• I’m genuinely grateful that I got to have a quick ride on the Bedlam machine. My best memories are mainly of drinking in the pub with the band, but the day I spent getting sunburnt in a street of abandoned terraced houses in Toxteth for a Bedlam Six video as part of Louis’ street dance troupe comes close.
• Louis thinks “Youth” is the band’s best LP, and he’s probably right. Here’s an album commentary I recorded with him for a project I later abandoned: a track-by-track dissection of the album. It’s (honestly) more interesting than it sounds, especially if you’re interested in what the musicians actually think about making and playing songs off a new album:
• Via Louis, I was introduced to artists I’d never have found otherwise, like Walk and TE Yates. It helped that Louis signed these artists to his label, Debt Records, and it’s notable that he works just as hard for his signed artists as he does for the Bedlam Six.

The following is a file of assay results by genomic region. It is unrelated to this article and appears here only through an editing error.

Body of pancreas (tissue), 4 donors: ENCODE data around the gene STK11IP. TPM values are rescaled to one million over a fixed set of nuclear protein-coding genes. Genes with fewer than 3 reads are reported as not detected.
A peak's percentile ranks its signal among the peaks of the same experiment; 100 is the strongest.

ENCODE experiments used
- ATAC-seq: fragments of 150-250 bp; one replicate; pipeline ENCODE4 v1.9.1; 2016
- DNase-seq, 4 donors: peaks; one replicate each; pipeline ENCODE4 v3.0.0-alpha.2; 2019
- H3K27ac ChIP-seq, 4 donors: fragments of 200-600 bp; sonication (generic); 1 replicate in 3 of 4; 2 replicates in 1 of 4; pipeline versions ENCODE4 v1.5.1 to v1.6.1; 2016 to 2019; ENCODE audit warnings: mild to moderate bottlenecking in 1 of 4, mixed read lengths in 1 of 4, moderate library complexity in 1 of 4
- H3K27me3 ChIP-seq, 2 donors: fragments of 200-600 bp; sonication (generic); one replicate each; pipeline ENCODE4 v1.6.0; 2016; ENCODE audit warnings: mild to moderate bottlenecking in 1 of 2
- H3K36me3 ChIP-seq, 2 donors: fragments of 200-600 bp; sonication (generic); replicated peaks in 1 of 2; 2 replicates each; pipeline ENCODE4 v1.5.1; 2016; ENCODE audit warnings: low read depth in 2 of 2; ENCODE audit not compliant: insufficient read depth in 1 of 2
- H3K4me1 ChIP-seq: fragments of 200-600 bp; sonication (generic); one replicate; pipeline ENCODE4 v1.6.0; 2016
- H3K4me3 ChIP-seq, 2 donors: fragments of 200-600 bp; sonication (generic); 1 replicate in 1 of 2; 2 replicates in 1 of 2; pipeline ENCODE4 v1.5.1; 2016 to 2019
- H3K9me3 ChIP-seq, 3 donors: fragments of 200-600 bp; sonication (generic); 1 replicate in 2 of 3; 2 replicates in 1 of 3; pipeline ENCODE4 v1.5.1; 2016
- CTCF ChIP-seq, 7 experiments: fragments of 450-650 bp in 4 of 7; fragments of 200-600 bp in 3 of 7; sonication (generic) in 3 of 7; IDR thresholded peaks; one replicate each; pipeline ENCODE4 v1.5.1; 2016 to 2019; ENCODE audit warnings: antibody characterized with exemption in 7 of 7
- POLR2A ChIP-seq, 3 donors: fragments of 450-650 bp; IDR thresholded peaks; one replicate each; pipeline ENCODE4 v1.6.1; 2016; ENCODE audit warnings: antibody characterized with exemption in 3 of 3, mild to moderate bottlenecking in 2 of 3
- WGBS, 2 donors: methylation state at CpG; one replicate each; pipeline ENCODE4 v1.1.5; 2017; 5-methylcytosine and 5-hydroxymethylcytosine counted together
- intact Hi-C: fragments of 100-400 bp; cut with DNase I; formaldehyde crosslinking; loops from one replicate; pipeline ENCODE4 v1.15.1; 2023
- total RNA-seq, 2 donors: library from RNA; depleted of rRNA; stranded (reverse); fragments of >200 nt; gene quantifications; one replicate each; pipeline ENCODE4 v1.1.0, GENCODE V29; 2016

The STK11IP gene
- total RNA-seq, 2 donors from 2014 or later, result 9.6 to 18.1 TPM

Blur’s musical output never hinted of days to come when certain band members would be reduced to flogging ASDA cheese – in effect, pouring molten cheese-shame onto the great John Peel himself.
Sigh. At least they both look happy about it.
FIRST! Red Cosmos may have made one of the most wilfully obtuse, uncool and angular records of the year in St Alban’s Colour Explosion, which begins with Byrds-y psyche, re-routes via folky noodling, and finishes in a throbbing choral swirl-house.
Anarchic, and so crazy it really shouldn’t work, but wholeheartedly does. Great.